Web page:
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dc.contributor.authorLunuwila, Malith Eranda Leeasena
dc.date.accessioned2019-03-21
dc.date.available2019-03-21
dc.date.issued2018-06-30
dc.identifier.urihttp://hdl.handle.net/2123/20184
dc.description.abstractThe study address minimizing energy consumption in buildings that operate on the demand side of electricity systems in Australia. This interest in demand-side measures extends to the heating, ventilation, and air-conditioning system in buildings as such system represent 50-60% total energy consumption in an average building in Australia. Currently, building thermal performance classified into three classes based on dead-band temperature range in European and ISO standards. As per literature review there is no significant difference in thermal comfort satisfaction percentages in actual buildings operating within these three temperature performance classes. The study quantified possible energy savings for extreme thermal comfort ranges in ISO & European standards for an HVAC system of a typical medium-sized office building in Australia. The energy savings quantified using a standard simulation software package. The simulation exercise used a prototype building which represents a medium-size office building in Australia. Three cities selected for the simulation Melbourne, Sydney and Brisbane representing different climate zones in Australia. The studies revealed energy savings in all the three cities with higher percentage savings for heating than cooling. The study revealed peak demand energy savings when temperature dead band changed from 2k to 4k and from 4k to 6k in all the three cities under steady state conditions. Greenhouse gas emissions increase with energy demand creating climate change issues. Findings indicate C02 savings percentages for Brisbane, Melbourne and Sydney when temperature dead band settings changed from 2k (Class A) to 4 k (Class B). The effectiveness of the above strategies needs to be tested in real commercial buildings in large scale to address the issue of minimizing energy consumption in commercial buildings in Australia.en_AU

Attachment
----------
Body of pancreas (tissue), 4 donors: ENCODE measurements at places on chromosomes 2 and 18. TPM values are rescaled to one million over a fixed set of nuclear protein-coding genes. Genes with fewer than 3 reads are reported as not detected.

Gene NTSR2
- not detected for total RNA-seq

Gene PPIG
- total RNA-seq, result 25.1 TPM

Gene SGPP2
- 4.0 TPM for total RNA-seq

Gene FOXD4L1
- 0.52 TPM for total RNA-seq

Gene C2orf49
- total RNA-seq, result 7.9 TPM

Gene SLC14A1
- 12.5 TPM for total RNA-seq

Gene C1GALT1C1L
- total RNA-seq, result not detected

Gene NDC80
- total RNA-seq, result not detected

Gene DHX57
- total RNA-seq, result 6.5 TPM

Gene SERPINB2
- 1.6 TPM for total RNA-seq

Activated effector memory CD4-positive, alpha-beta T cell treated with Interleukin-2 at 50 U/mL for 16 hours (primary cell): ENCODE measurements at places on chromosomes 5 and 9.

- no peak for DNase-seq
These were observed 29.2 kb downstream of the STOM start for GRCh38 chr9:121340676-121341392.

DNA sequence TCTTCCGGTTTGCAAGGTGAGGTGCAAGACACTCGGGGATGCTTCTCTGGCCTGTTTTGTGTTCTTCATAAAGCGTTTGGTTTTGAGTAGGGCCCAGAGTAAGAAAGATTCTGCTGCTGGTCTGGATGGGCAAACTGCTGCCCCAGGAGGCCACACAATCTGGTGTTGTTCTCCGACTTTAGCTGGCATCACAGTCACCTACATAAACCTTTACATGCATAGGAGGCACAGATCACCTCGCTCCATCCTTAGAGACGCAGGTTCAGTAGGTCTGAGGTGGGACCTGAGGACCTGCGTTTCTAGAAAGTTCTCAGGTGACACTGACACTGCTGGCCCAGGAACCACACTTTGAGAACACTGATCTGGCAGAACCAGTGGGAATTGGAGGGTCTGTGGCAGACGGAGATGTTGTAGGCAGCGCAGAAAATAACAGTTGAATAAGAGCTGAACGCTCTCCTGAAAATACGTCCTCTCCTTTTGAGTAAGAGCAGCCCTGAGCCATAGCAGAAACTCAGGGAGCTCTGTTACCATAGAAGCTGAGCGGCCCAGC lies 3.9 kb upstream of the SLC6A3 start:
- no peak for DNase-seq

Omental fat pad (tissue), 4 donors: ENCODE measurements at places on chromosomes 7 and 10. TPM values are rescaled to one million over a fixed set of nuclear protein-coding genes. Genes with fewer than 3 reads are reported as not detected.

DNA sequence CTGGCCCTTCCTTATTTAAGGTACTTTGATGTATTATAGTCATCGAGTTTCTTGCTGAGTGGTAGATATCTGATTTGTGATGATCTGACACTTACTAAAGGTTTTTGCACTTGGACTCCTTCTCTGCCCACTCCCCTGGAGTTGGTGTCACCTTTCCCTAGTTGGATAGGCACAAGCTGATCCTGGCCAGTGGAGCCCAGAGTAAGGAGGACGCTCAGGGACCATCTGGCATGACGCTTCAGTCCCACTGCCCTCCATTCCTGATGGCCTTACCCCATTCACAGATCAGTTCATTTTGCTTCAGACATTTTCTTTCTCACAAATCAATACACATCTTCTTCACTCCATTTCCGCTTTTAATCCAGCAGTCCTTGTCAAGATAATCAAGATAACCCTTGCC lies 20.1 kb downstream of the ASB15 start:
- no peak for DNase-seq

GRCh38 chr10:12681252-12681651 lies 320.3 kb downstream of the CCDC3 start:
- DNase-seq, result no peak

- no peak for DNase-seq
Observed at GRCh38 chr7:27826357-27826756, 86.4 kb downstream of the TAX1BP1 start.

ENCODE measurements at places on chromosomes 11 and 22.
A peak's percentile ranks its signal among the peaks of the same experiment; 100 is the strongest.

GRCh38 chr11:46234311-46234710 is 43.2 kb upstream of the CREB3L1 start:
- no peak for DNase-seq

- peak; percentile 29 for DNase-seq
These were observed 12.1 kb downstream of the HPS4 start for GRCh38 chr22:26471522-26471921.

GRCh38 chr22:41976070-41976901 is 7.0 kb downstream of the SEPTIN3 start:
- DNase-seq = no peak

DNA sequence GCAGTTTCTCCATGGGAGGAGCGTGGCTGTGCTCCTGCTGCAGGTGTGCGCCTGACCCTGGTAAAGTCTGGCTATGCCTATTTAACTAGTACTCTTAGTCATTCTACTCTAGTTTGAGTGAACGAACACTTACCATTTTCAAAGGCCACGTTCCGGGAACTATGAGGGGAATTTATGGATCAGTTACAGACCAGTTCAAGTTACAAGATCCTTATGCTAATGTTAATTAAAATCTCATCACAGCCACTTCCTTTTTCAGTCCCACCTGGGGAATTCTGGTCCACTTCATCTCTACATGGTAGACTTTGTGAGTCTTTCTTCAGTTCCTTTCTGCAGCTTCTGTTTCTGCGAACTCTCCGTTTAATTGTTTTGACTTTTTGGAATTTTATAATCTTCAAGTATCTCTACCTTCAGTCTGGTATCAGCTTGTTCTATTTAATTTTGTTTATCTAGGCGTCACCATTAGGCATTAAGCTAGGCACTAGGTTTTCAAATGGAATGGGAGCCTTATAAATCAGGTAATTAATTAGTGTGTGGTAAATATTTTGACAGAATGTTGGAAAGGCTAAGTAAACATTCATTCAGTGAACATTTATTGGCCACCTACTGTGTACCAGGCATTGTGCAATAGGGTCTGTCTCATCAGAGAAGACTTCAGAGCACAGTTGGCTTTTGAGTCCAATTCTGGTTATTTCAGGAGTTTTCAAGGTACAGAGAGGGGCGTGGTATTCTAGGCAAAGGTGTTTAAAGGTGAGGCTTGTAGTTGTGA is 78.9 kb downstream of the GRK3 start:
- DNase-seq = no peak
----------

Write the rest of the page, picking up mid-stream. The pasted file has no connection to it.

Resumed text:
dc.publisherUniversity of Sydneyen_AU
dc.publisherSydney School of Architecture, Design and Planningen_AU
dc.publisherArchitectural and Design Scienceen_AU
dc.rightsThe author retains copyright of this thesis. It may only be used for the purposes of research and study. It must not be used for any other purposes and may not be transmitted or shared with others without prior permission.en_AU
dc.subjectTemperatureen_AU
dc.subjectDeaden_AU
dc.subjectBanden_AU
dc.subjectEnlargementen_AU
dc.titleEnergy saving opportunities in Australian office buildings through HVAC dead-band enlargementen_AU
dc.typeMasters Thesisen_AU
dc.type.pubtypeMaster of Philosophy M.Philen_AU
dc.description.disclaimerAccess is restricted to staff and students of the University of Sydney . UniKey credentials are required. Non university access may be obtained by visiting the University of Sydney Library.en_AU


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